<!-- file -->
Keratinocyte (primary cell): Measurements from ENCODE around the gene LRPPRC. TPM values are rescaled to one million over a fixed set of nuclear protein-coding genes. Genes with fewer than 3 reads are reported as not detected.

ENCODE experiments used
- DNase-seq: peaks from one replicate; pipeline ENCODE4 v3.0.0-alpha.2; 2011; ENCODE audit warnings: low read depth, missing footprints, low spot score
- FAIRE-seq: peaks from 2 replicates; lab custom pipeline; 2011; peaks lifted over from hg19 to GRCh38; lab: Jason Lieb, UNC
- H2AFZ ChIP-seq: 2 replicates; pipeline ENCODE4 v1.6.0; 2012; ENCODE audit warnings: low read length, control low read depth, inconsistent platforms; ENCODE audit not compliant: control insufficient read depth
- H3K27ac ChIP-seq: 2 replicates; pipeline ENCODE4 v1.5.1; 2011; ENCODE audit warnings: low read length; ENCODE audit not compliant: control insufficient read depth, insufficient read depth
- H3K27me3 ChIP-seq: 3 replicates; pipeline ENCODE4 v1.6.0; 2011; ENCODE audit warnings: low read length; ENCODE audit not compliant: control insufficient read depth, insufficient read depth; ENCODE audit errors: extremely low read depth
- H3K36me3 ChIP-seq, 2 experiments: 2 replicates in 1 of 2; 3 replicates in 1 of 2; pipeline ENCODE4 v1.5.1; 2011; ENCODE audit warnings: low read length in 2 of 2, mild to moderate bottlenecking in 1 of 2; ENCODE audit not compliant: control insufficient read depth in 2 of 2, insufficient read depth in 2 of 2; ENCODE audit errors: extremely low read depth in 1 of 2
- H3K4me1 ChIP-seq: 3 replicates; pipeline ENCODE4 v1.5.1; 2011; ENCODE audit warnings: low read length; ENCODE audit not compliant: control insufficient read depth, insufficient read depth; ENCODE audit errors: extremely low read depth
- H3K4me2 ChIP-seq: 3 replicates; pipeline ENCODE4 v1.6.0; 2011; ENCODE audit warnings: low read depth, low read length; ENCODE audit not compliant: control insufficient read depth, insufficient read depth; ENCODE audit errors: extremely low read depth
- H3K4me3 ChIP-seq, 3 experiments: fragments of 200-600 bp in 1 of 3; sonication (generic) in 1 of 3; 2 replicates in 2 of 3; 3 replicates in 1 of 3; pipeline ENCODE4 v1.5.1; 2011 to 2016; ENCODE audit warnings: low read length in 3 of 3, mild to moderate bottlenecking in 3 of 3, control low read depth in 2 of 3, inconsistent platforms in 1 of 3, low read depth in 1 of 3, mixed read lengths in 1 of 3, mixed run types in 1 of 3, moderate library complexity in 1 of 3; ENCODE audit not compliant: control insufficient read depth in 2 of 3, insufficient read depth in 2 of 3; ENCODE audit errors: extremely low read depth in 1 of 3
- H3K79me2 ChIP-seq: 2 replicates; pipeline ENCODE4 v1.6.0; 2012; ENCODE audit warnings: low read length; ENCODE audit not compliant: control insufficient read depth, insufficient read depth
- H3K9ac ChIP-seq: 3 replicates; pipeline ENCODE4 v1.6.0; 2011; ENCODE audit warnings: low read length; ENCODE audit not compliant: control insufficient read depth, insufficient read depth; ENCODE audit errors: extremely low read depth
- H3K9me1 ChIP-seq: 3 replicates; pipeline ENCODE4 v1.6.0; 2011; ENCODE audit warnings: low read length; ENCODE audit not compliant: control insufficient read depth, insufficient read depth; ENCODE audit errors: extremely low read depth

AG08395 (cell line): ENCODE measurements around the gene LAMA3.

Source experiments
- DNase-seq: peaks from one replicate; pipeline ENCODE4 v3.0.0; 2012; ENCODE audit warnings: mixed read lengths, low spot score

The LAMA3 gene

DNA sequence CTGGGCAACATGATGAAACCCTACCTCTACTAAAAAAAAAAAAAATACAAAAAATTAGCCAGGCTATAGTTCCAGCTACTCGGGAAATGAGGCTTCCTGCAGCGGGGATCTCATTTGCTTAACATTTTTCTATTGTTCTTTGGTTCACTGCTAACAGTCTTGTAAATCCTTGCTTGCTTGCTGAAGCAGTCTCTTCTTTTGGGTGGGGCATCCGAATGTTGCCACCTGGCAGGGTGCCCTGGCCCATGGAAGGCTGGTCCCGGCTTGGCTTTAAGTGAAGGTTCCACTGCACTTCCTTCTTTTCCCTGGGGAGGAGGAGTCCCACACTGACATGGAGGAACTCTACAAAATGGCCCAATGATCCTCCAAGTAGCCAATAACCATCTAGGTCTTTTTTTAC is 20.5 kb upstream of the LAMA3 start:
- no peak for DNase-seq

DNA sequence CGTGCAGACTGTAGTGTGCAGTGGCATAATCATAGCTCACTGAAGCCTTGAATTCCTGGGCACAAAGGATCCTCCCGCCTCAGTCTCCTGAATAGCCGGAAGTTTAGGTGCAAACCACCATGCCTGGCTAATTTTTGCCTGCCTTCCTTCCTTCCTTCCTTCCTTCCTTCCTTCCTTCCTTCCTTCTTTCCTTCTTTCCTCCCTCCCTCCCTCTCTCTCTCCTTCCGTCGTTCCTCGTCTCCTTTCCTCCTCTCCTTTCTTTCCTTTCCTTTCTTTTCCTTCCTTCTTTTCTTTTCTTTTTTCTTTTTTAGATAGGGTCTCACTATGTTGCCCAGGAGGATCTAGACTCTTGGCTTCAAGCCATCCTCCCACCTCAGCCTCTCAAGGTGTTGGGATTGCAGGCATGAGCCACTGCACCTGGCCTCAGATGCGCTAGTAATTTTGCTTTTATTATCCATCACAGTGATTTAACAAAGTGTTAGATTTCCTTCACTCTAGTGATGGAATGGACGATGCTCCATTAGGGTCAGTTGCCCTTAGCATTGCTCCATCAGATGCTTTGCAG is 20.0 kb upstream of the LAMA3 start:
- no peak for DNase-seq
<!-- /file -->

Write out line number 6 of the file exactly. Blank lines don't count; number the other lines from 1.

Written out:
- H3K27ac ChIP-seq: 2 replicates; pipeline ENCODE4 v1.5.1; 2011; ENCODE audit warnings: low read length; ENCODE audit not compliant: control insufficient read depth, insufficient read depth